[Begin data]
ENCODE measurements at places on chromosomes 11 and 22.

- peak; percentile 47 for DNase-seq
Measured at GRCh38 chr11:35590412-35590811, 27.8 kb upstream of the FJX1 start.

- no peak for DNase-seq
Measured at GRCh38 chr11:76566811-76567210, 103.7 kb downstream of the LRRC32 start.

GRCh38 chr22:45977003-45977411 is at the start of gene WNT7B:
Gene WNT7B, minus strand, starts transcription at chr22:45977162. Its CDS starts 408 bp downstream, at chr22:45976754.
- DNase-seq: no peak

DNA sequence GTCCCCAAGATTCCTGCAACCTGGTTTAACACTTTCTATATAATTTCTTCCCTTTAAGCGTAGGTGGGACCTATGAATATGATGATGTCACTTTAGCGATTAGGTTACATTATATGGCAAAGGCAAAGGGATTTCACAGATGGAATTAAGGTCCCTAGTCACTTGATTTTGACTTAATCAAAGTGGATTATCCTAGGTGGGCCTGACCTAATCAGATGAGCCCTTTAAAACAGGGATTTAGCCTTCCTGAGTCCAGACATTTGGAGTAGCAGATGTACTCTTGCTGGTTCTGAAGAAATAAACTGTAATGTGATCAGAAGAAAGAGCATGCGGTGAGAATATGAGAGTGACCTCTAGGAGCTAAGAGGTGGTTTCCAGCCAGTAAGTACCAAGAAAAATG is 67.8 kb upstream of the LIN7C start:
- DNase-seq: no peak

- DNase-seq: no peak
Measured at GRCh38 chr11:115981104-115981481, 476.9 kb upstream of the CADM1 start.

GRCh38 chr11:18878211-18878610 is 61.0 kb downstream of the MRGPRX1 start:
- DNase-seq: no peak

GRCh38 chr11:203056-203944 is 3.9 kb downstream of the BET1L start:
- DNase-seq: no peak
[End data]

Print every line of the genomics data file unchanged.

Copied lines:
ENCODE measurements at places on chromosomes 11 and 22.

- peak; percentile 47 for DNase-seq
Measured at GRCh38 chr11:35590412-35590811, 27.8 kb upstream of the FJX1 start.

- no peak for DNase-seq
Measured at GRCh38 chr11:76566811-76567210, 103.7 kb downstream of the LRRC32 start.

GRCh38 chr22:45977003-45977411 is at the start of gene WNT7B:
Gene WNT7B, minus strand, starts transcription at chr22:45977162. Its CDS starts 408 bp downstream, at chr22:45976754.
- DNase-seq: no peak

DNA sequence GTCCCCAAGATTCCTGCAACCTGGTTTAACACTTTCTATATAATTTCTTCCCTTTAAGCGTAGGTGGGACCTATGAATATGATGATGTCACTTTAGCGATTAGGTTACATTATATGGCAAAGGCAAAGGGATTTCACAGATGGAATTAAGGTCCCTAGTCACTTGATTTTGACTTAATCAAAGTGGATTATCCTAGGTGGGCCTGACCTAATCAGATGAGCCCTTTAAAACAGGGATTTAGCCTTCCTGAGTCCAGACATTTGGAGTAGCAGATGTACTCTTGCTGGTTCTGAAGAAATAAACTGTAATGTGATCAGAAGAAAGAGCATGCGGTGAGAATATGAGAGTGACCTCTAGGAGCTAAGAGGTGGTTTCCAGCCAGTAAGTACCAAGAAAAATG is 67.8 kb upstream of the LIN7C start:
- DNase-seq: no peak

- DNase-seq: no peak
Measured at GRCh38 chr11:115981104-115981481, 476.9 kb upstream of the CADM1 start.

GRCh38 chr11:18878211-18878610 is 61.0 kb downstream of the MRGPRX1 start:
- DNase-seq: no peak

GRCh38 chr11:203056-203944 is 3.9 kb downstream of the BET1L start:
- DNase-seq: no peak